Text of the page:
Britain announced on Monday that it is once again postponing the implementation of border checks on goods travelling to Northern Ireland.
Brexit Minister David Frost said the government would continue to trade “on the current basis,” maintaining grace periods that the UK gave itself after splitting from the EU’s economic embrace at the end of 2020. He did not set a new end date for the grace periods.
Frost said the standstill would “provide space for potential further discussions” with the EU over the two sides’ deep differences on the Brexit divorce agreement.
London and Brussels have been at loggerheads over the Northern Ireland Protocol since the UK's divorce from the bloc came into force on January 1, 2021. The British province remains within the EU's customs unions, meaning that checks must be carried out on certain goods travelling between Northern Ireland and the rest of the United Kingdom.
British authorities — including Prime Minister Boris, who renegotiated the Withdrawal Agreement after taking over from Theresa May in Downing Street — now lambasts the arrangement as absurd as it effectively creates a border in the Irish Sea. They have asked for a "total overhaul" of the agreement.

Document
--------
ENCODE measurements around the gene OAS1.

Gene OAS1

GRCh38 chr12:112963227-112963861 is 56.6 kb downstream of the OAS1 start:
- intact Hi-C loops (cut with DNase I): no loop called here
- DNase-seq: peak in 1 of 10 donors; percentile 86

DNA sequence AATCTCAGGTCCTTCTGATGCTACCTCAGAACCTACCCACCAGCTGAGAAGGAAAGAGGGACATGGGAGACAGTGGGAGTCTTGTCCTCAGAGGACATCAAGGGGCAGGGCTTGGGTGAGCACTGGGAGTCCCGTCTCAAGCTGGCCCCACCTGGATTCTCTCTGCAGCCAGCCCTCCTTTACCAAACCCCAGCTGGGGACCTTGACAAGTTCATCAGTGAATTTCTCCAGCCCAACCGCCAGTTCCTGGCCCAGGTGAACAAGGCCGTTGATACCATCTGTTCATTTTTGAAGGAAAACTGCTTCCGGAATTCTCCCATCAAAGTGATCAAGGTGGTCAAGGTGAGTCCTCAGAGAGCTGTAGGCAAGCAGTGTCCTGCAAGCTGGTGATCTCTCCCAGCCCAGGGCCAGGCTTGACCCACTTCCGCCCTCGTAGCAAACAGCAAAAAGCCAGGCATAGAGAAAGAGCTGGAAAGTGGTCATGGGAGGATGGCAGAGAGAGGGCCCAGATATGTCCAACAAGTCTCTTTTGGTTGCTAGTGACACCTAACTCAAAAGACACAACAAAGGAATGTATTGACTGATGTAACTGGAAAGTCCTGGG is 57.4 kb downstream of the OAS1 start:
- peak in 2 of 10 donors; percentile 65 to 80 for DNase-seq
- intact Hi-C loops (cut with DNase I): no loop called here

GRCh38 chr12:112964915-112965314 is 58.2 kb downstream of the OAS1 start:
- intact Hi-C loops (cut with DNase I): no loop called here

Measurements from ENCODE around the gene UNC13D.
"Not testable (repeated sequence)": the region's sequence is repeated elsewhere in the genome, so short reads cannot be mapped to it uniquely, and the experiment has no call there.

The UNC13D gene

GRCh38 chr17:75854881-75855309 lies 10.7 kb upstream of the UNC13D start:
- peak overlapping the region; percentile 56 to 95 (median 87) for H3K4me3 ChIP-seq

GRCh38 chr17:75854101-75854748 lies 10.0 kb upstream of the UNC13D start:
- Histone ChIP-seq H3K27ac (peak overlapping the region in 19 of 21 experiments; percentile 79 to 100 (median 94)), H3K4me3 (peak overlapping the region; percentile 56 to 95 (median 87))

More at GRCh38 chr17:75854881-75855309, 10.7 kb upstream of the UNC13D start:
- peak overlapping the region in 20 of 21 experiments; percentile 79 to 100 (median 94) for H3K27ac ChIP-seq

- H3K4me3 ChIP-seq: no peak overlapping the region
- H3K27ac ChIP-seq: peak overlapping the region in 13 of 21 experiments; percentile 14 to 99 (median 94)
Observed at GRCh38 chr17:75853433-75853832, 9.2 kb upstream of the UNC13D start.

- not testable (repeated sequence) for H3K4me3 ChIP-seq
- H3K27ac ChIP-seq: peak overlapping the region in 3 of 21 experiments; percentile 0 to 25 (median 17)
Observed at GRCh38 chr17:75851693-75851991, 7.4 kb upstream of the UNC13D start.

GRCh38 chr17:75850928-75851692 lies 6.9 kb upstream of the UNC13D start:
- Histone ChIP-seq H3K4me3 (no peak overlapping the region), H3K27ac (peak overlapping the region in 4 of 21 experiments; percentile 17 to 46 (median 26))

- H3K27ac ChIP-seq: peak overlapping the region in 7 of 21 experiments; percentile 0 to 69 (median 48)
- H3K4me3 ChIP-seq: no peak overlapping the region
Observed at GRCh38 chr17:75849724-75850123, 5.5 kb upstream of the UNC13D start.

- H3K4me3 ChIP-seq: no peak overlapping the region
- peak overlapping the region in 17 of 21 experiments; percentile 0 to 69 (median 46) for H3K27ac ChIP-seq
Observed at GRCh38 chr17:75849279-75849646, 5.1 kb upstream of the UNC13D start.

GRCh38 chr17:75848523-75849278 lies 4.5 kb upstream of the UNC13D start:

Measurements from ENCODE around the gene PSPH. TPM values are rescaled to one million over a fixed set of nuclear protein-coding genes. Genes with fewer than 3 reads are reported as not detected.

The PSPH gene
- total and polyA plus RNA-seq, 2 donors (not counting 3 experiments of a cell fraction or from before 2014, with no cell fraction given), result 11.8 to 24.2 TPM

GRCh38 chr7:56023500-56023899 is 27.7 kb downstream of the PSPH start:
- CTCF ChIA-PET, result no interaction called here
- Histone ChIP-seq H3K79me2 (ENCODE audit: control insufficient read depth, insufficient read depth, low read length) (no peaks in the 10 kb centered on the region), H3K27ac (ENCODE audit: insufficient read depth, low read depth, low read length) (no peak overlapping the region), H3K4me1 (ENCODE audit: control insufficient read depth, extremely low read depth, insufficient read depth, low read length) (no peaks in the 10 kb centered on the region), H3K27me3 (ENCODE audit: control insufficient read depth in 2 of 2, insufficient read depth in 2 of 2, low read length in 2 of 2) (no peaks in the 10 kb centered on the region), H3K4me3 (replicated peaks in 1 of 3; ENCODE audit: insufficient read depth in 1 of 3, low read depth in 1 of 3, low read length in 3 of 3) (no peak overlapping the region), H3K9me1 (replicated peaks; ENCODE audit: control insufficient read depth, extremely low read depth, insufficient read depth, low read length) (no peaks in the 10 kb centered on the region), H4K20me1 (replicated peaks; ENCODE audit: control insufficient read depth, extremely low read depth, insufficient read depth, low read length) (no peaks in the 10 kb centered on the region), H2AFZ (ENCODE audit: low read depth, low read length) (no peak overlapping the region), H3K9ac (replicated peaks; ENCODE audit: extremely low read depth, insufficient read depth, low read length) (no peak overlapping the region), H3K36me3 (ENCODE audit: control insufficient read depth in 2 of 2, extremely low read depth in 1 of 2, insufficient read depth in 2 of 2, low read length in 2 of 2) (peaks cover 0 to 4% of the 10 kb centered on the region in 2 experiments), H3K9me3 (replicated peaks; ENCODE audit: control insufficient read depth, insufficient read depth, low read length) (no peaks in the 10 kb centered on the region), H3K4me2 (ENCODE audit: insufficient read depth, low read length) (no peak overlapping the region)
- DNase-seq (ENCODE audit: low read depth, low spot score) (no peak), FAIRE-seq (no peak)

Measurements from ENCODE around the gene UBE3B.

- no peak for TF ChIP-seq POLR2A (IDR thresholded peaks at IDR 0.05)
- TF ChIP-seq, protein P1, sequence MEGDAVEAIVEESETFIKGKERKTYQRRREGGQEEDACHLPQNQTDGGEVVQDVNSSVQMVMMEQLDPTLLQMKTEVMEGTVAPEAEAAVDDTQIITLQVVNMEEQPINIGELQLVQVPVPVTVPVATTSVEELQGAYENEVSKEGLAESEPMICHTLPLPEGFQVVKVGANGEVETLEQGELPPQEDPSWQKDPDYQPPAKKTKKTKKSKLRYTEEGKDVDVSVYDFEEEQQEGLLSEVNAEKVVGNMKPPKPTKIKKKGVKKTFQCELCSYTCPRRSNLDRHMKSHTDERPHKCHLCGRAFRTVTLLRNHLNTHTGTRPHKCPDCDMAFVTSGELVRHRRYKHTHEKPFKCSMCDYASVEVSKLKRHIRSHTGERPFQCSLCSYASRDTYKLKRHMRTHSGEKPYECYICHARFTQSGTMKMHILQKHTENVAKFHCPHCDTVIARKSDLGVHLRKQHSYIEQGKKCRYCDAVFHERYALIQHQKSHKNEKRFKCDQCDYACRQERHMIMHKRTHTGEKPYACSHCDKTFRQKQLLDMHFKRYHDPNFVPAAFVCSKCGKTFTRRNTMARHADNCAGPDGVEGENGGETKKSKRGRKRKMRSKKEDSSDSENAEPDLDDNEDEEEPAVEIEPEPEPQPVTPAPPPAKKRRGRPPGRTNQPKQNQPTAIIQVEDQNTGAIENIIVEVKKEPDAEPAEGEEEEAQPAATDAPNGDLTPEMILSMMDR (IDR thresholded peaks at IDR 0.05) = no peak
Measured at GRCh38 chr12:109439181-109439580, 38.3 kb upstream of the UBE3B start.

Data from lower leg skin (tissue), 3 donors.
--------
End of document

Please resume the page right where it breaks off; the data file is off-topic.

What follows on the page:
'We will not agree to a renegotiation'
The EU, which operates zero tariffs between member states, argues the checks are necessary to safeguard its single market, remains steadfast that no physical border be erected between Northern Ireland and the Republic of Ireland over concerns that it could lead to a flare-up in sectarian violence.
But it has granted a "grace period" over the implementation of the protocol and agreed to extensions. A grace period on the exports of chilled meats between Great Britain and Northern Ireland is to expire on September 30.
London has in the past said it wanted the current arrangements to last until 2021 which Brussels has refused, even launching legal proceedings against the UK over the protocol before halting them in July in order to "find durable solutions".
The European Commission said on Monday evening that they "take note" of the latest UK statement, flagging that "we will not agree to a renegotiation of the Protocol."
"We continue to stress that the Withdrawal Agreement is an international agreement. The Protocol is an integral part of the Withdrawal Agreement and the agreed solution between the UK and the EU to the problems caused by Brexit for the island of Ireland. Both sides are legally bound to fulfil their obligations under the Agreement," the statement from the Commission added.
Brussels also said that it "reserves its rights in respect to infringement proceedings" but that it is not, "at present", moving forward with the next stage of the proceedings it halted in July or opening any new infringements.
Ireland's Deputy Prime Minister Leo Varadkar said he expected the EU would agree to an extension of the grace periods in order to allow for “deep and meaningful” talks with Britain.